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SBJ/September 12 - 18, 2005/Marketingsponsorship
After losing LPGA event, Sacramento may lose marketer
Published September 12, 2005
The exit of the Longs Drugs Challenge LPGA Tour event raises the question of whether Sacramento will also lose the tournament’s owner — a sports marketing company that has helped the region host the national Olympic track and field trials.
Raycom Sports, which has sports marketing and event management skills not readily found in the Northern California region, will stay only if it finds work to do.
Longs Drug Stores Corp. renewed its deal but wanted the event near its headquarters.
Raycom would like to start a replacement LPGA tournament in Sacramento and has begun looking for a title sponsor. Sacramento has been one of the LPGA’s top markets for fan support and TV ratings, and it was successful enough to entice Longs to continue as title sponsor for nine years.
Longs Drug Stores Corp. agreed to renew its title sponsorship for another three years if Raycom moved the tourney closer to the chain’s Walnut Creek, Calif., headquarters, where it has more stores and vendor offices than it does in the Sacramento area.
Charlotte-based Raycom came to Sacramento in 1997 to take over the tournament. The local Raycom office resurrected the competition after previous owners abandoned it.
Raycom also has operated two other golf tournaments and managed sponsorship sales for the 2000 and 2004 U.S. Olympic Track & Field Trials — and would do the same if Sacramento wins the 2008 trials.
Raycom Sports will keep its five-person Roseville, Calif., office at least until 2006, said Brian Flajole, local Raycom chief, tourney director and a Raycom vice president. Asked if the office would close if Raycom can’t line up a new local tournament, he said, “we’ll cross that bridge when we get to it.”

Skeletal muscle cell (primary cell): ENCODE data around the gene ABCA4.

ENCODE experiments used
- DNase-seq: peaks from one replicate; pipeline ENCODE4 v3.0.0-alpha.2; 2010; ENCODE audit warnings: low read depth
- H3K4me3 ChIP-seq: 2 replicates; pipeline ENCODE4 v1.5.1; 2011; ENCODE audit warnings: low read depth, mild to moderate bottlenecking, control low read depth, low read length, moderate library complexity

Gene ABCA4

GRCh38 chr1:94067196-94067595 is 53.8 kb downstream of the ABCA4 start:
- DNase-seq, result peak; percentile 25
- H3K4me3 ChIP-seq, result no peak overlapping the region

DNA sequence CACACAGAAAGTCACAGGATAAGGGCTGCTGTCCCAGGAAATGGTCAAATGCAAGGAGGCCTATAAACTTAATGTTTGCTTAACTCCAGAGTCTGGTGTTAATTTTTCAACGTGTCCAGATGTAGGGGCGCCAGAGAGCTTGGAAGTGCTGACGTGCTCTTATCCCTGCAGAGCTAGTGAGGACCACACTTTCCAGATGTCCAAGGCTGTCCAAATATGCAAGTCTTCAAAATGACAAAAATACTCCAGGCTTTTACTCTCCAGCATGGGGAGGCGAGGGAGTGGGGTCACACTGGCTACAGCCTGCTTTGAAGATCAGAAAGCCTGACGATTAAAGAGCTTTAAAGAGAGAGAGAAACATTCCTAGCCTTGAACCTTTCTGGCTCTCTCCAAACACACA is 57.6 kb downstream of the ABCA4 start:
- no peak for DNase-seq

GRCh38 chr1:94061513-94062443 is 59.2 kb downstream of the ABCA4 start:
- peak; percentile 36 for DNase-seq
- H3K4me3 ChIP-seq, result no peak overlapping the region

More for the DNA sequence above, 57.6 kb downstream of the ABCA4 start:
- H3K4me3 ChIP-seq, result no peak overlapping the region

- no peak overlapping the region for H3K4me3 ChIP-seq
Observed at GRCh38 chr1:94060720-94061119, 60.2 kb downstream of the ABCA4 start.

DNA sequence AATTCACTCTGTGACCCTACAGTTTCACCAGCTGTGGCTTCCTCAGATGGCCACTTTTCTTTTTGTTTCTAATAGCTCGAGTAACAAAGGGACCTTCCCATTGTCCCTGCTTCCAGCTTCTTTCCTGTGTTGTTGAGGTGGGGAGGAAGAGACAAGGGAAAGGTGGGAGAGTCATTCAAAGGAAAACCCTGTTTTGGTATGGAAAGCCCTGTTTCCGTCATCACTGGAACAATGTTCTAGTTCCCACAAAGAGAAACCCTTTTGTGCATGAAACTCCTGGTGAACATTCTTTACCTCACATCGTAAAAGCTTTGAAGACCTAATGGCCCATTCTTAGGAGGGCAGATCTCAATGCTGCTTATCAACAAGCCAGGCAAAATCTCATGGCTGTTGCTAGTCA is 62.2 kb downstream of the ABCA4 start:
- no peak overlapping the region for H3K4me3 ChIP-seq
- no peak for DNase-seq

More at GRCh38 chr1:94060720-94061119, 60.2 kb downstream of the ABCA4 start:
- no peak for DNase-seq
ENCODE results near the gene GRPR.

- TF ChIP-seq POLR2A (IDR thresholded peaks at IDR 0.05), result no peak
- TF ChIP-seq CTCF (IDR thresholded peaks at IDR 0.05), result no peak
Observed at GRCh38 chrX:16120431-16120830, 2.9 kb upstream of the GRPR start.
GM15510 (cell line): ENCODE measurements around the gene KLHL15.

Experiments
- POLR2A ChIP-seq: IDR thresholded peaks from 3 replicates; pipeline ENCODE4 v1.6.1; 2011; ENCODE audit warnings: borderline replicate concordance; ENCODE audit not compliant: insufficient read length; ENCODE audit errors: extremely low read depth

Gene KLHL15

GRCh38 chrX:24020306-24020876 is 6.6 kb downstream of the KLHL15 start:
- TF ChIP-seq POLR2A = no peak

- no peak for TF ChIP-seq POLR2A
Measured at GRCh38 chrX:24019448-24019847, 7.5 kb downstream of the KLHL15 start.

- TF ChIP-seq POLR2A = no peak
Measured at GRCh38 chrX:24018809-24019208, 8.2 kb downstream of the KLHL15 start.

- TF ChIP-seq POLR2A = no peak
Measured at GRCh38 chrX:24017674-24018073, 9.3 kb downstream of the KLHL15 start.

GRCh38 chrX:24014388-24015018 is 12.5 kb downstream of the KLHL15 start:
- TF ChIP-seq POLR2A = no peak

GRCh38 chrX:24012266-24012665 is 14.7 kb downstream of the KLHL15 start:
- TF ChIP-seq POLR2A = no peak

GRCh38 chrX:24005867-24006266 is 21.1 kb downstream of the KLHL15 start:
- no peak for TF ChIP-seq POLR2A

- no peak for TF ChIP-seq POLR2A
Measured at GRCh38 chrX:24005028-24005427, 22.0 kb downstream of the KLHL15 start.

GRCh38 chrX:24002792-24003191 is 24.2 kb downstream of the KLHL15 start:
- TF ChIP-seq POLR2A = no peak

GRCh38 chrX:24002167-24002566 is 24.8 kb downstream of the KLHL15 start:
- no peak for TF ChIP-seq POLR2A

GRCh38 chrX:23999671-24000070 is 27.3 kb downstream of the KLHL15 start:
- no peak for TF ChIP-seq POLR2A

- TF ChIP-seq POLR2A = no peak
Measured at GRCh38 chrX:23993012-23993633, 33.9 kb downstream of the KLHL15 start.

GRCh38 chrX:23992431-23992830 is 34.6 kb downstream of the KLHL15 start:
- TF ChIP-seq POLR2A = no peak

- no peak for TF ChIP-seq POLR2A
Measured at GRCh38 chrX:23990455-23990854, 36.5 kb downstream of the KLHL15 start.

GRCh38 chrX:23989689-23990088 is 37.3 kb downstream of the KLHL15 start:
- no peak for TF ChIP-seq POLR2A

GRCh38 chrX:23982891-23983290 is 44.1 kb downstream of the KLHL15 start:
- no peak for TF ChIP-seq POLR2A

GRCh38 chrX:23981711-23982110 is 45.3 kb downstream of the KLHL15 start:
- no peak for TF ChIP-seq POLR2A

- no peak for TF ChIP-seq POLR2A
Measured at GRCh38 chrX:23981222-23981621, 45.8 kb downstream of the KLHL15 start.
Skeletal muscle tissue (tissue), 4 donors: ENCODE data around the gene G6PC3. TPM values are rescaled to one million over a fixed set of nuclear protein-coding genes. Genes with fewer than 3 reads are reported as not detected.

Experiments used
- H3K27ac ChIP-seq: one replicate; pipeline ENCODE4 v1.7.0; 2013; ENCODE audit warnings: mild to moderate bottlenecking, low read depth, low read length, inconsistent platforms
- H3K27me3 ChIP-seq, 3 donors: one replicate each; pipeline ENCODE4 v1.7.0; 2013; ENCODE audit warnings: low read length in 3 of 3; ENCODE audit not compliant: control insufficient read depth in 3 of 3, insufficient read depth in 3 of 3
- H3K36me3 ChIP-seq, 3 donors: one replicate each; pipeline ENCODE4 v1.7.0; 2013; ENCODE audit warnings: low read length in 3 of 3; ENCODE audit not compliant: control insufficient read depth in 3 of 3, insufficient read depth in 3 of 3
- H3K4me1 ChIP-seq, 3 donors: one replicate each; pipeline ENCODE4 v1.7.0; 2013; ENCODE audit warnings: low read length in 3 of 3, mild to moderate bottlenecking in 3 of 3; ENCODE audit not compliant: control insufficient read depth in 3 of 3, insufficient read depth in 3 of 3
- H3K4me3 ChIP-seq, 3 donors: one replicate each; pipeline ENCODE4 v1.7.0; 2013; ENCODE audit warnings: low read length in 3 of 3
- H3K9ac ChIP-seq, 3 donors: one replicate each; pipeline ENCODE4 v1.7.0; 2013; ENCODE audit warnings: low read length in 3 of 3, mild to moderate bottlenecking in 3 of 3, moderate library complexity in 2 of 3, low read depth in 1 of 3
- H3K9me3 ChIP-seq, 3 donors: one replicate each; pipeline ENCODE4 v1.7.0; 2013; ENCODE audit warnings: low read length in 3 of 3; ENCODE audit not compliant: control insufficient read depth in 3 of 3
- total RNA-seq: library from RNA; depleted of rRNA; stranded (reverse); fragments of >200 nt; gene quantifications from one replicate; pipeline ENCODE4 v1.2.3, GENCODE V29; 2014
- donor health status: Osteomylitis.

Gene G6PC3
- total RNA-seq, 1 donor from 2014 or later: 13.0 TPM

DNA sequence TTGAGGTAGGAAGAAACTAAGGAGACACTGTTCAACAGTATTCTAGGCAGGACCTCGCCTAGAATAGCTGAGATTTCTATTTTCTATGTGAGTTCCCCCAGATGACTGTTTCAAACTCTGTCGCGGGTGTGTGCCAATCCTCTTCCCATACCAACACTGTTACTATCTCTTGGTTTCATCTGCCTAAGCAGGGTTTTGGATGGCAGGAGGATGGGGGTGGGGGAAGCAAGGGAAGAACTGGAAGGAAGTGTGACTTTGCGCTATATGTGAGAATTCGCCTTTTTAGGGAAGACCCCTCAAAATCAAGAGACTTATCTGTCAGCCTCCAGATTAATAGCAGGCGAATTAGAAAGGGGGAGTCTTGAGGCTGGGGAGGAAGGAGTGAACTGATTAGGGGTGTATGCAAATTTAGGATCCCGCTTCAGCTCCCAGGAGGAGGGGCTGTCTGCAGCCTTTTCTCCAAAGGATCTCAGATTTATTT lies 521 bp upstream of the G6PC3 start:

Flajole said he counts on Sacramento acquiring the 2008 Olympic trials and that Raycom might create other sports events in Sacramento. In addition to the Longs Drugs Challenge, Raycom owns and operates an LPGA Tour stop in Mobile, Ala., and until a few years ago also had a tournament in Nashville.
Raycom will open a permanent office with one or two people later this year near the Challenge’s new home. The Roseville staff will commute between offices.
The Challenge continues to grow. Local sponsorship dollars are up 15 percent over last year. Its purse totals $1 million this year and will rise 10 percent next year to $1.1 million.
Raycom’s search won’t be easy since the Sacramento area lacks locally based corporations large enough to pony up $1.5 million for a title sponsorship.
The Senior PGA Tour’s Gold Rush Classic, the area’s only other pro golf contest this decade, disbanded in 2001 for lack of corporate support.
A new title sponsor might come from among Sacramento’s growing number of regional headquarters, particularly in finance and insurance.
Flajole won’t speculate about Raycom lining up a new sponsor. Neither will John McCasey, executive director of the Sacramento Sports Commission, which put on the two Olympic trials.
Raycom and Longs said they announced the move so that Raycom can begin searching for a backer for a new local competition. Those potential backers could then check out this year’s Challenge, scheduled for Oct. 3-9.
Companies also need time to decide if they have $1.5 million to spend on a title sponsorship. Raycom would consider a delay for a new tourney until 2007 if needed.
Raycom Sports could put together a new tourney with four months’ lead time, given its existing base of smaller sponsors and 1,000 volunteers, Flajole said. “We have the whole infrastructure already in place,” he said.
A new LPGA tournament wouldn’t clash with the relocated Longs Drugs Challenge, Flajole said. The Challenge has typically drawn 80 percent of its audience from Greater Sacramento, and 15 percent to 20 percent from the Bay Area. So in theory, a new tourney could keep at least four-fifths of the Challenge’s audience.
Kelly Johnson writes for the Sacramento Business Journal, an affiliated publication.